Applying for Social Security Disability can be a complicated process, even with a Social Security lawyer on your side. But the top Social Security Disability lawyers are aware of all the factors that could potentially affect your application, including your previous jobs. With their help, you can ease the process all while improving your chances of a successful application, the very first try.
To Determine the Degree of Your Disability
After receiving your application for disability benefits, the Social Security Administration (SSA) uses your previous work history to establish your level or degree of disability. In SSA policy, disability is very specific and could potentially exclude your condition, even if your doctor or health care professional has deemed you disabled.
According to the Social Security Administration, you are only disabled if you are unable to carry out routine daily tasks like lifting, standing, walking, sitting, and remembering. And, these effects must last for at least 12 months or be expected to result in death.
If your condition does not match these requirements, the SSA will deem you not disabled and find that you can either keep working, or that you could discover other short-term solutions to support yourself with a temporary disability like workers’ compensation, insurance, savings, or investments.
Assuming you have passed this initial definition of disability in that you cannot carry out standard tasks for 12 months or more, the SSA will refer to your work history. Looking at your work history, the SSA will closely look at the symptoms of your disability and uncover whether or not your condition prohibits you from carrying out your daily duties for positions you have held over the past 15 years. If they believe that you could return to any one of these positions, your application will be denied, and you will not receive support from the federal government.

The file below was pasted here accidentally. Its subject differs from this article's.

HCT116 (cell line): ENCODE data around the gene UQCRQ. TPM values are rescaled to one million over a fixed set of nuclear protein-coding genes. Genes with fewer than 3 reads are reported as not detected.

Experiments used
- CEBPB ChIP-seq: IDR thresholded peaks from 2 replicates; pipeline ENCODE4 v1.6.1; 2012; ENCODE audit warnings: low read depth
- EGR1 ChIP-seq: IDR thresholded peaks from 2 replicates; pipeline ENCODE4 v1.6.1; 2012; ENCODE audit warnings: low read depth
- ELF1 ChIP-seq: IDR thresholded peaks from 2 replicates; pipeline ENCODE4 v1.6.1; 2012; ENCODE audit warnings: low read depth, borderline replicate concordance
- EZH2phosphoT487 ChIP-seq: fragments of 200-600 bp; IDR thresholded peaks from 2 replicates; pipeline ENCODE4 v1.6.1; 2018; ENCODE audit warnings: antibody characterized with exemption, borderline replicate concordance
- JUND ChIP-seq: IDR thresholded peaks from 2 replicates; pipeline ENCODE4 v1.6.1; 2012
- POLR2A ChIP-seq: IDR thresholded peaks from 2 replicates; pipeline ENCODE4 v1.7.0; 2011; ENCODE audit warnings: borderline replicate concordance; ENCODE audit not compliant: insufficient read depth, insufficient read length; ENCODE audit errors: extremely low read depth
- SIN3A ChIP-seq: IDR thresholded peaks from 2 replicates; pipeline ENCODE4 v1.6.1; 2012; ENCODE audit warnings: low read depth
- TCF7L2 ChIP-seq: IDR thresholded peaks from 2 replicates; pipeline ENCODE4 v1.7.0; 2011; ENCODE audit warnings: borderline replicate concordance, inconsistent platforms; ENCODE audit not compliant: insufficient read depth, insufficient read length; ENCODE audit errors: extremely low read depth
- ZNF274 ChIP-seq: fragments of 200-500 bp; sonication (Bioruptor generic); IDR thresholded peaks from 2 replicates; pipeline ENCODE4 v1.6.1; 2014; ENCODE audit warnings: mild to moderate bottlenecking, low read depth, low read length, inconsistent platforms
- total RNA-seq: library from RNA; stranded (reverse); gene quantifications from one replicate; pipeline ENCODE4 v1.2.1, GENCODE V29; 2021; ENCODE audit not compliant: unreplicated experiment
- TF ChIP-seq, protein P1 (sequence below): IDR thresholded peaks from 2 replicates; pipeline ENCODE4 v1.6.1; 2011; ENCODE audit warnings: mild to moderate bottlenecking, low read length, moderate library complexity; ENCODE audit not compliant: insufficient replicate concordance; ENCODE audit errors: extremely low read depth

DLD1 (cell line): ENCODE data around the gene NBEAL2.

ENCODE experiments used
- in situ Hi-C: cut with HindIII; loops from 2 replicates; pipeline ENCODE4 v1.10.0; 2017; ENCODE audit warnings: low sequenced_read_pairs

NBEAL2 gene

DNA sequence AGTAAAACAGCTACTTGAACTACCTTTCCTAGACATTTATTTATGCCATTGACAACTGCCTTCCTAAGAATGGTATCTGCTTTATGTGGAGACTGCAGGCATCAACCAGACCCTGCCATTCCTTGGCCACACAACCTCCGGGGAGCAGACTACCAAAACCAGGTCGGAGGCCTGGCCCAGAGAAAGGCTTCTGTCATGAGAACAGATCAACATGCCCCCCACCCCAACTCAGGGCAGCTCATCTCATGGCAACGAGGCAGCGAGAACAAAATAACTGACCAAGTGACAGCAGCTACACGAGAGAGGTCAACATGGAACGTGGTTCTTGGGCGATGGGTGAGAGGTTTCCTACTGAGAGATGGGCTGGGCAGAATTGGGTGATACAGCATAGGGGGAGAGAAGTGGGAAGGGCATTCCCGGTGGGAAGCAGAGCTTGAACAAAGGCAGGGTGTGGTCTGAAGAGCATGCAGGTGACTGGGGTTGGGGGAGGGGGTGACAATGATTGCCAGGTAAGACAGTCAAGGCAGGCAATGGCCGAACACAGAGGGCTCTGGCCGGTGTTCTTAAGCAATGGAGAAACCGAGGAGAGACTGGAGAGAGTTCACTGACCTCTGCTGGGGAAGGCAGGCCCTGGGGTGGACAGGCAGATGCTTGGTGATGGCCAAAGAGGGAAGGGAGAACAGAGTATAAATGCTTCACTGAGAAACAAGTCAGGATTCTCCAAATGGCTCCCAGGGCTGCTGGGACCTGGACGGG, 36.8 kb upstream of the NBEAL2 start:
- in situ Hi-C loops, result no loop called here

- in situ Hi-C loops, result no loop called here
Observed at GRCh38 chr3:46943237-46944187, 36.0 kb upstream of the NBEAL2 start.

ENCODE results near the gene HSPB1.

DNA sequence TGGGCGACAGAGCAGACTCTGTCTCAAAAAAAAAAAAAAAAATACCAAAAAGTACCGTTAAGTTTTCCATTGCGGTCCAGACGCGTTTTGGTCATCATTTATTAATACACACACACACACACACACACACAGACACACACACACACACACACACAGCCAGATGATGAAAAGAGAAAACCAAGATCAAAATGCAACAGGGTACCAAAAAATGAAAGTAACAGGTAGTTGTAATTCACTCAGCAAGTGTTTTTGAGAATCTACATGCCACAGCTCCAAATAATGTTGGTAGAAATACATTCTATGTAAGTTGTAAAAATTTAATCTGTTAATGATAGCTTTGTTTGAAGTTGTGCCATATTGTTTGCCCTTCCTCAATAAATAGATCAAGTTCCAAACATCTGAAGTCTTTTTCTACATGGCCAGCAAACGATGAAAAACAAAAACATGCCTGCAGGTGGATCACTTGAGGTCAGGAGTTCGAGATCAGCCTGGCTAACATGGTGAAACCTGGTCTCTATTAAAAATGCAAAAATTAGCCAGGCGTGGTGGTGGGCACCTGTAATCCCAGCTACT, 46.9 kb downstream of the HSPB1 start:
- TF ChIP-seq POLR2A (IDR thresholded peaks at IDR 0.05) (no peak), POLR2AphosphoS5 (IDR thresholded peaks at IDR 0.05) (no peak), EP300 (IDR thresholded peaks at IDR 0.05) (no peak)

After you have been approved to receive Social Security benefit, the SSA will work to determine which monthly amount would be appropriate for your condition.
One of the influential factors in this decision is your work history, salary, and tax situation in regard to your previous positions.
First of all, your social security benefits cannot be worth more than 80% of your previous salary. This condition changes once you turn 65, and your disability checks are no longer restricted to a specific monetary amount.
Secondly, the SSA will check to see whether you contributed to the SSA during your employment by paying Social Security taxes. Depending on the number of years you paid these taxes in addition to other factors, your monthly payout will be reduced slightly. However, if you paid Social Security taxes for at least 30 years of your career, your monthly benefits will not be affected at all.
Generally speaking, employees of private businesses and organizations are exempt from this role as their employers paid the Social Security taxes on their behalf. Employees who held positions in government or public agencies, on the other hand, may be susceptible to this rule. Some states have their own Social Security programs which replace the federal administration, so some public employees are not able to contribute to the SSA.
Your work history is only one example of the factors that play a determining role in the SSA’s eyes when it comes to benefits claims. If you are unsure how your work history could affect your application, and you would like advice regarding how to proceed, contacting a local social security lawyer could be advantageous. Most attorneys offer free consultations, so the first phone call is completely risk-free.